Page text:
The companies are the Irish subsidiaries of the four music majors - Warner, EMI, Sony BMG and Universal. They are also member of the Irish Recorded Music Association, a member of the International Federation of Phonographic Industries or IFPI, which is dominated by the four majors.

 

MEPs are calling on the European Commission and on the French and British governments, not to adopt the "three strikes and you're out"  policies for ISPs. Christofer Fjellner and Michel Rocard, Guy Bono, Helga Trüpel, Francis Wurtz, Christa Prets and Katerina Batzeli  moved an amendment to the so-called Bono report,  asking for the Commission not to adopt policies for the Internet which are  disproportionate and  could infringe human and civic rights. They do not want Europe to adopt proposals for filtering and  blocking of Internet content and the imposition of sanctions on users such as cutting off Internet access.

 The move has no legislative importance but it could be important in positioning European policy on the Internet and ISPs.  The so-called "three strikes and you're out" proposal would mean that ISPs would be asked to warn, suspend and cut off users who were alleged to be infringing copyright rules. The proposal was mooted in France, by the "mission Olivennes", and is being considered by the UK government. 

The vote was on Wednesday April 9th and the amendment was accepted.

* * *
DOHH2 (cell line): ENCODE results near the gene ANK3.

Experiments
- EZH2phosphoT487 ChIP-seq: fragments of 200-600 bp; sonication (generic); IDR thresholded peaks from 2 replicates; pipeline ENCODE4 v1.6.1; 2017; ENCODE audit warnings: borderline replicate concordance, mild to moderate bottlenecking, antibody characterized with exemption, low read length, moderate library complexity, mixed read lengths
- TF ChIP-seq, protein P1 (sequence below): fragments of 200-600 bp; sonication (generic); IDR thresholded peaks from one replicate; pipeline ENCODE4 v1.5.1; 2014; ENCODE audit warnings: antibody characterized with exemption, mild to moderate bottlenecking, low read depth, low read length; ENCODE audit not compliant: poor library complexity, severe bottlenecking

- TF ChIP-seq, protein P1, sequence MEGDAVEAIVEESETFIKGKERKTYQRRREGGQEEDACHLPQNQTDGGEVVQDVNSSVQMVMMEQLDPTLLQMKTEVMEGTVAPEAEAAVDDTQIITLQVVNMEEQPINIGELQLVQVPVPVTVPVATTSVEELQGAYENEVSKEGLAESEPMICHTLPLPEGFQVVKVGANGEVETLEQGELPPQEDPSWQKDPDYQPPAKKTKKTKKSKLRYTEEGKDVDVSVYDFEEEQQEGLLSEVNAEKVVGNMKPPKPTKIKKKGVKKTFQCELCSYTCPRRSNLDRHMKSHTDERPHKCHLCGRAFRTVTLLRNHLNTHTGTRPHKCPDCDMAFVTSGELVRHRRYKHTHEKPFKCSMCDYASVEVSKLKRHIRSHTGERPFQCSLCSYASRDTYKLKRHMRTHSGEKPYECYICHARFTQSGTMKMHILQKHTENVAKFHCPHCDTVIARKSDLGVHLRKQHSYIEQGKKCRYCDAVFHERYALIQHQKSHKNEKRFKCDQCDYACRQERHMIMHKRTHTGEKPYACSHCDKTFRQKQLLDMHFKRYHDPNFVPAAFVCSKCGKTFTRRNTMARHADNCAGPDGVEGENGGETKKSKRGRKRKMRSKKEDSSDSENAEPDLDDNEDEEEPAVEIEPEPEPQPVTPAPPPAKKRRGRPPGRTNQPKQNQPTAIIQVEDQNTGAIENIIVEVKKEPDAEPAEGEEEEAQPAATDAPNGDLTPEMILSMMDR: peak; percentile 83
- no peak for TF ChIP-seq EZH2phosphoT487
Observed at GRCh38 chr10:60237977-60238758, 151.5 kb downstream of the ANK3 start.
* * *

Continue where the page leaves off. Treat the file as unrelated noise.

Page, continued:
In France, the vote has sparked a political spat between one of the amendment's sponsors, Michel Rocard, and the sponsoring minister, Christine Albanel.   Mme Albanel said, in an interview with

Read more: European Parliament anti-filtering vote

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States v the 'Net? 

Read The Closing of the Net, by me, Monica Horten.

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" essential read for anyone interested in understanding the forces at play behind the web." ITSecurity.co.uk

Find out more about the book here  The Closing of the Net

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Copyright Enforcement Enigma launch, March 2012

In 2012, I presented my PhD research in the European Parliament.

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Iptegrity.com is the website of Dr Monica Horten. I am a policy analyst specialising in Internet governance policy and European policy, such as platform accountability. I am a published author & Visiting Fellow at the London School of Economics & Political Science. I served as an independent expert on the Council of Europe Committee on  Internet Freedom. I have worked on CoE, EU and UNDP funded projects in eastern Europe and the Caucasus. In a voluntary capacity, I have led UK citizen delegations to the European Parliament.  I was shortlisted for The Guardian Open Internet Poll 2012. Iptegrity  offers expert insights into Internet policy (and related issues on Brexit). Iptegrity has a core readership in the Brussels policy community, and has been cited in the media. Please acknowledge Iptegrity when you cite or link.  For more, see IP politics with integrity